How Do You Address the Challenges of a Hybrid Work Model?

How to Build a Productive Work Culture in 2021

Editor’s note: This article is the second in a two-part series to help IT leaders as they’re planning for a hybrid work model.  You can read the first part here.

While organizations across the globe are being challenged to re-evaluate their workforce models, the hybrid workplace creates varied and arguably unique challenges for IT leaders.

At a time when IT leaders are at the forefront of their organizations to accelerate digital transformation (link to digital transformation article), promoting innovation amongst a team can be more challenging when team members can’t physically gather together to collaborate.

At SMC Squared, we’re actively working to evaluate how to evolve our workforce strategies.  “What we’re finding in India, in particular, is that many employees have moved out of the city and back to their native towns.  This, combined with the current increase in demand for IT talent is creating challenges for companies as they prepare to bring employees back to the office,” says Malahar Pinnelli, Managing Director.  

“That being said, many traditional Indian homes are not set up to accommodate work from home spaces, so the key will be to successfully address the pros and cons of both the cultural and operational challenges of working remote and working in an office.”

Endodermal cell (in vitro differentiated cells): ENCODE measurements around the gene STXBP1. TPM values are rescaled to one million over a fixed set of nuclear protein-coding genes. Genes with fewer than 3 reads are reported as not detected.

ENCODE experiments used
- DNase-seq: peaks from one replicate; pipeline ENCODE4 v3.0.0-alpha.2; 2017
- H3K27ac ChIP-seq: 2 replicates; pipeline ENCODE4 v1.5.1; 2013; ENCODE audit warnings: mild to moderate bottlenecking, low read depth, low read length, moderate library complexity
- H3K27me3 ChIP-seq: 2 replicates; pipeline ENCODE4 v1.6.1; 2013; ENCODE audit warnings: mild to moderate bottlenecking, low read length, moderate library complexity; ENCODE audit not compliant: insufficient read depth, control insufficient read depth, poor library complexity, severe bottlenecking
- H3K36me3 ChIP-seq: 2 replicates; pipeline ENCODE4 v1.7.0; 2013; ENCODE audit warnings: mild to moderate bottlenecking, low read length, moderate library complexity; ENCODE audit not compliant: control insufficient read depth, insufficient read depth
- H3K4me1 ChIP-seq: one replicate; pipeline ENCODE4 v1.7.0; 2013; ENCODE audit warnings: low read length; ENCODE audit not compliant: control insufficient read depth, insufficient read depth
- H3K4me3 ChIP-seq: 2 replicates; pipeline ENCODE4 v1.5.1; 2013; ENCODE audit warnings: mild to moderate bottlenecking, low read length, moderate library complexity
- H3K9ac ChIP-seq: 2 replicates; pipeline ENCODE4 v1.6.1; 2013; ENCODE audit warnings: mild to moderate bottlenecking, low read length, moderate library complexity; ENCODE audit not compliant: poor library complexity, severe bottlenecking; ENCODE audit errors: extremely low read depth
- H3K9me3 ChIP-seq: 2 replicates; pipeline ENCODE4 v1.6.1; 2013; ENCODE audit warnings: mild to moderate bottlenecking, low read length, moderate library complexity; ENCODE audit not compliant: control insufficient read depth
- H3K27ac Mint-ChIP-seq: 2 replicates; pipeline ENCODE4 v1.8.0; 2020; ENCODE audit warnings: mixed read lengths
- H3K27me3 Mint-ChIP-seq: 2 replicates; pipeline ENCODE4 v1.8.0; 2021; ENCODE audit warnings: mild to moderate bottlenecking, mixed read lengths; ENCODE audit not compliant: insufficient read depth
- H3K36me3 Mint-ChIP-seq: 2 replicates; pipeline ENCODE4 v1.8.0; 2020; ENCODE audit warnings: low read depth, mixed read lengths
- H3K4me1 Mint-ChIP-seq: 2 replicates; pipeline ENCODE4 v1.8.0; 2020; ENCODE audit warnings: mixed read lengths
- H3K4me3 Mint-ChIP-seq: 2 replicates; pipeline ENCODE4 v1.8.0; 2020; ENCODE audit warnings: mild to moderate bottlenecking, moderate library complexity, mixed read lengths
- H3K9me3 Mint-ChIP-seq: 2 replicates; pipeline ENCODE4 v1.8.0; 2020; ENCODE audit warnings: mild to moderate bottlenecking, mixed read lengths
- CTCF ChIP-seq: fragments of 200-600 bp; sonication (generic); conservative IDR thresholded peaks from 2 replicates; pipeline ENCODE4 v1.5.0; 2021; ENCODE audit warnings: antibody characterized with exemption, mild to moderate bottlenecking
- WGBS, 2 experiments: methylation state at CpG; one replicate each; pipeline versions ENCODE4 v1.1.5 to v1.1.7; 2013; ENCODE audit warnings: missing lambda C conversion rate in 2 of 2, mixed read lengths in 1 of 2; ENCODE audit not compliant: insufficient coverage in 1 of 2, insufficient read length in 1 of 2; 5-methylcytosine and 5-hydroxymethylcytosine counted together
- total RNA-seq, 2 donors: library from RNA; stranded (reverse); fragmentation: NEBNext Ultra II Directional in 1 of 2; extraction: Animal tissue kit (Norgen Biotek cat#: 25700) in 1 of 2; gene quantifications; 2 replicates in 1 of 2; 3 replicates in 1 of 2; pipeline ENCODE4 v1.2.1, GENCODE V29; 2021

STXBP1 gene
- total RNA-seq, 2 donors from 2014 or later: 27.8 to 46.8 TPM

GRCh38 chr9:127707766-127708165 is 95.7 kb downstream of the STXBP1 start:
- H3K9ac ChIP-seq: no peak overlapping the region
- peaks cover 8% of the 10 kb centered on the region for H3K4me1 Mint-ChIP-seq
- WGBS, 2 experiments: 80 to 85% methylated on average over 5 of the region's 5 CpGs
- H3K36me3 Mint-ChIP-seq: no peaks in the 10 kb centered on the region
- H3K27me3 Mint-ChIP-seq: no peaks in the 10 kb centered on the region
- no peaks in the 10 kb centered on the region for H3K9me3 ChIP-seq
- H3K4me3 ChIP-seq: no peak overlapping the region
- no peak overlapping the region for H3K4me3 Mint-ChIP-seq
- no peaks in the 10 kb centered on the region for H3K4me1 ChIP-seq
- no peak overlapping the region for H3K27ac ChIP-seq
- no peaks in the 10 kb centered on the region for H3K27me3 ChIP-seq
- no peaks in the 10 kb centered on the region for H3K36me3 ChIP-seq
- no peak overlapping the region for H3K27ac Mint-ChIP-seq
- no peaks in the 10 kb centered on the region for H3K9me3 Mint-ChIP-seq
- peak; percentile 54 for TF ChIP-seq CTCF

While there’s no one-size-fits-all solution, here are several key operational, cultural, and social considerations that companies should consider as they move to a hybrid workforce.

Operational Preparations
While an organization may be ready for employees to return to the office, many may be hesitant to take the first step because they want to ensure they can operationally provide employees environments that are safe and avoid any associated Covid-19 cases.

Leaders will need to consider how to ensure and enforce employee self-discipline as it aligns with social distancing and hygiene norms.  It may be a fine balance that employers will have to navigate in order to ensure employee safety while not concerning or offending employees.